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General (Retd) Ricardo A David, Jr, the Philippines’ Under Secretary for Defense Policy, agreed that transnational security challenges were in some cases indeed strong drivers for cooperation. However, he suggested that there were also issues on which governments in the region had fundamentally different views. Piracy, disasters, transnational crime, cyber security, and terrorism and violent extremism were examples of the former, he said. Territorial and maritime disputes, including in the South China Sea, were examples of the latter, David explained, and different interpretations of international law made it difficult to move forward. The situation on the Korean Peninsula was also characterised by diverging views, as North Korea insisted it had a right to possess nuclear weapons whereas other countries in the region felt their security is put at risk as a result.

David suggested that cooperation among countries should be pursued based on international law, respect for the sovereignty of other states, sustained dialogue and coordination. For this approach to work, governments would need to recognise, he argued, that the need for cooperation outweighs competition among regional powers. The Under Secretary insisted that the Philippines see its alliance with the United States (US) as a cornerstone of its defence policy. At the same time, he pointed out, the Philippines had recently been able to improve its defence relations with China, and had also begun working with Russia. The Philippines was ready to build on existing partnerships as well as explore new ones.

QUESTIONS AND ANSWERS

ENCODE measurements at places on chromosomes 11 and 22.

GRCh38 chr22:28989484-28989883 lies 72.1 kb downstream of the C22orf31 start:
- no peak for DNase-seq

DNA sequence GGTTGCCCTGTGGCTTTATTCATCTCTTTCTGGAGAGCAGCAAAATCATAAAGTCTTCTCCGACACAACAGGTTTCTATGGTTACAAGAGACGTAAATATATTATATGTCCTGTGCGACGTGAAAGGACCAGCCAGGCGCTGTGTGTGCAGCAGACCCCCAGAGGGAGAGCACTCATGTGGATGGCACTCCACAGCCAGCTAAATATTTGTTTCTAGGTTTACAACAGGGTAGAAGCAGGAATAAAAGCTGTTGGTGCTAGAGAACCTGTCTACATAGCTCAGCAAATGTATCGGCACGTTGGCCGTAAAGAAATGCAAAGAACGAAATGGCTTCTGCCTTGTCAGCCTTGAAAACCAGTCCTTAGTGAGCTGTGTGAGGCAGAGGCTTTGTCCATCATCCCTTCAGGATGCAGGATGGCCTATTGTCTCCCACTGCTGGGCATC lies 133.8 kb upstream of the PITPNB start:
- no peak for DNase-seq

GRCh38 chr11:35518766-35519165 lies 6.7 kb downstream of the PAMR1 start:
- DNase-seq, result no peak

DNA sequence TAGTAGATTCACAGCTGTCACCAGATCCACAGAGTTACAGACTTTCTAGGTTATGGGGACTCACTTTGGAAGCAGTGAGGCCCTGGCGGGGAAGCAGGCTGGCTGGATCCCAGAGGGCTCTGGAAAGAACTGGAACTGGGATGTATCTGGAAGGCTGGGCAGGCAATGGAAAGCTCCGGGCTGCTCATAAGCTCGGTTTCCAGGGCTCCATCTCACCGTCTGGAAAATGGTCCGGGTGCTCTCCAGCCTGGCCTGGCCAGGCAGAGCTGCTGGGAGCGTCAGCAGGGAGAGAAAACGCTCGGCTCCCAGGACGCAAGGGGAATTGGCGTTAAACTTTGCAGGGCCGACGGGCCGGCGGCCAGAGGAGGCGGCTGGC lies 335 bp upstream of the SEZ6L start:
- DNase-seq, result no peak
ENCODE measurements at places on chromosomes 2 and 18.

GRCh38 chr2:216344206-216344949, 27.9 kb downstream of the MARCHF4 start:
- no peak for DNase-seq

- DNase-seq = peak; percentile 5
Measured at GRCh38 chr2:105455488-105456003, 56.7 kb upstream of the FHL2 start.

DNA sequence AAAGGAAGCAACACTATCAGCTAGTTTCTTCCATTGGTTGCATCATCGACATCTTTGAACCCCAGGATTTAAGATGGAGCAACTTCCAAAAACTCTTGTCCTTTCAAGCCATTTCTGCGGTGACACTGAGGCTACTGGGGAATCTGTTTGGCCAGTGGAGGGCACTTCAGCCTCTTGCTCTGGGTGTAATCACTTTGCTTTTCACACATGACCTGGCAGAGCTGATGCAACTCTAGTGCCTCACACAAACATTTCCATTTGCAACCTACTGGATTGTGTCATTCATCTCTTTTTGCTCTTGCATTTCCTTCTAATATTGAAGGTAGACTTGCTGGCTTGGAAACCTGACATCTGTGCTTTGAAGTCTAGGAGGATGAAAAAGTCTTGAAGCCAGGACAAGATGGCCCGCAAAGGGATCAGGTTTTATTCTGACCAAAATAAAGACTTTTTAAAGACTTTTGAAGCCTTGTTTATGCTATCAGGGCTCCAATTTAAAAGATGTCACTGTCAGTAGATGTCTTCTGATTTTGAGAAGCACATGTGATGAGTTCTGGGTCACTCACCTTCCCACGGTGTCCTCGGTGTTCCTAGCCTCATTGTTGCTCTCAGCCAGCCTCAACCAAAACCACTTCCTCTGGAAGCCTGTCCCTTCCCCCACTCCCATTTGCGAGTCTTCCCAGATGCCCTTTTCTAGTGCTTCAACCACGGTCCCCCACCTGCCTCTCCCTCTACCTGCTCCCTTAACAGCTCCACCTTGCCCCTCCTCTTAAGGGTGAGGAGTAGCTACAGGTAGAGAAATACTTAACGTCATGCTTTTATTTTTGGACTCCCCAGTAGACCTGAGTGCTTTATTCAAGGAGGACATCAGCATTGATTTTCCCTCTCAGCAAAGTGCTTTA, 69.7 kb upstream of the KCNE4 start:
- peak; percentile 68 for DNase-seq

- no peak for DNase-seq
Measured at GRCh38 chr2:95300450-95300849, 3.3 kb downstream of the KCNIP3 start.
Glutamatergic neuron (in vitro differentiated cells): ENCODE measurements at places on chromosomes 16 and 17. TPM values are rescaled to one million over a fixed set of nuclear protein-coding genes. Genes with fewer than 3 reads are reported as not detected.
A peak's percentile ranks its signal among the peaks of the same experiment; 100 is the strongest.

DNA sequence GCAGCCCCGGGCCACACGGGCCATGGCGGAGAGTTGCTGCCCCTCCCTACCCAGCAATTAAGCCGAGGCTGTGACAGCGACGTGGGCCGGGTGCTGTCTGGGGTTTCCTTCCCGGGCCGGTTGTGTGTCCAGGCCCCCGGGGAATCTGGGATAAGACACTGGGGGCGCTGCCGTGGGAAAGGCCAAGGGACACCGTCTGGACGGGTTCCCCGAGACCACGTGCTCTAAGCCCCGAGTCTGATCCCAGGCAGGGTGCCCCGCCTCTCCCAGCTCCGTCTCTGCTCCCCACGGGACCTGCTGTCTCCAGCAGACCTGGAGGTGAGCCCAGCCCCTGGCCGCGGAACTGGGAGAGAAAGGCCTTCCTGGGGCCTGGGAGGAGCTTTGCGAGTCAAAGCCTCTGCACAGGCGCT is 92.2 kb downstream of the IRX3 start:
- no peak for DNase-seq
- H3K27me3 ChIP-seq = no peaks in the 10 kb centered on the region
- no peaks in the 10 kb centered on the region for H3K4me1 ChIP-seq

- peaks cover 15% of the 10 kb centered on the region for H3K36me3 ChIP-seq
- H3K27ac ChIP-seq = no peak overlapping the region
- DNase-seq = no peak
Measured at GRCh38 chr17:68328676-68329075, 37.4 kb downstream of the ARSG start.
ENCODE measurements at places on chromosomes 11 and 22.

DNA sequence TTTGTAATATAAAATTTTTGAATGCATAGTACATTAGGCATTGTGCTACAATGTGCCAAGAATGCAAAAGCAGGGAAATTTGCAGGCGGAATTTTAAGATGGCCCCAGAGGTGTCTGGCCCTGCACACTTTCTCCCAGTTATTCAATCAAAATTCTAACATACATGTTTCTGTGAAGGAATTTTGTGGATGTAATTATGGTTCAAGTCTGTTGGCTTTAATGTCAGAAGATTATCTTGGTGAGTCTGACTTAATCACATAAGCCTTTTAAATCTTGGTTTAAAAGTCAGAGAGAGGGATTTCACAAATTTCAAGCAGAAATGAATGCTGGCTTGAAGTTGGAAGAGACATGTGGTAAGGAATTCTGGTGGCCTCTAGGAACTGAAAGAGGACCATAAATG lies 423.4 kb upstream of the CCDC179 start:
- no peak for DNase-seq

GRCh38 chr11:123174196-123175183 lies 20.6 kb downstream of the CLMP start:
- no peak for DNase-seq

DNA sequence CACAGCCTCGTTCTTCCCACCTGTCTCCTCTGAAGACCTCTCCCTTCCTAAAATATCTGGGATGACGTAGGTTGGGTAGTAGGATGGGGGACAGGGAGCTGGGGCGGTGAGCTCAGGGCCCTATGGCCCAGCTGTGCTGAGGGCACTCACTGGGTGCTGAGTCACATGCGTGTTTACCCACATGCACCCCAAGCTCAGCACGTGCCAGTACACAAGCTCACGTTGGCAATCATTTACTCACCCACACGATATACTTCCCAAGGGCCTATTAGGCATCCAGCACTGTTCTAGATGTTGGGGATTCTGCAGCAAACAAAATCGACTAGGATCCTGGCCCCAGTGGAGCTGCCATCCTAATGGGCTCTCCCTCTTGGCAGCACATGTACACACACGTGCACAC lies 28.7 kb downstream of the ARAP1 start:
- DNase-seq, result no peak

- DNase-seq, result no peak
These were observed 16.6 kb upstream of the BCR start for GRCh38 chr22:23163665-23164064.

The three statements triggered a lively question-and-answer session. Aiko Doden from NHK Japan Broadcasting Cooperation asked whether the panellists had thought about ‘soft’ human security challenges that might evolve into hard security issues and whether there were disparities of views in the region on such matters. Ben Bland, South China Correspondent for the Financial Times, asked how concerned the panellists were about radicalism in Indonesia. Lin Liu of China’s Academy of Military Science, People’s Liberation Army asked what could be done to enhance cooperation between ASEAN and China and whether the Philippines would invite China to join maritime patrols of the Sulu Sea. Prashanth Parameswaran from the Diplomat enquired whether David could expand on the additional opportunities that the Philippines sees for defence cooperation with partners other than the US. David Shambaugh, Director, China Policy Program, George Washington University, wanted to know whether negotiations on the framework agreement for a code of conduct in the South China Sea included discussion of caps on military deployments and military installations on features there, and whether such caps could perhaps be seen as confidence-building measures in what otherwise looks like an increasingly militarised environment. Ekaterina Koldunova, Deputy Dean, School of Political Affairs, Moscow State Institute of International Relations, asked whether the panel saw any prospects for ASEAN–Russia cooperation on counter-terrorism. Jin Kiat Khoo, Senior Reporter, Defence and Diplomatic Affairs, the China Press, Malaysia, asked the Indonesian minister whether he could provide further information on reported clashes between Vietnamese and Indonesian patrol boats around the Natuna Islands. Sylvia Yazid from Parahyangan Catholic University, Indonesia, expressed hope that Indonesia would be a strategic partner for other countries battling international terrorism. Sylvie Kauffmann, Editorial Director, Le Monde, asked whether the panellists could speak about the level of coordination among different extremist groups and whether there were signs of coordination in the region with foreign fighters from the Middle East and Europe.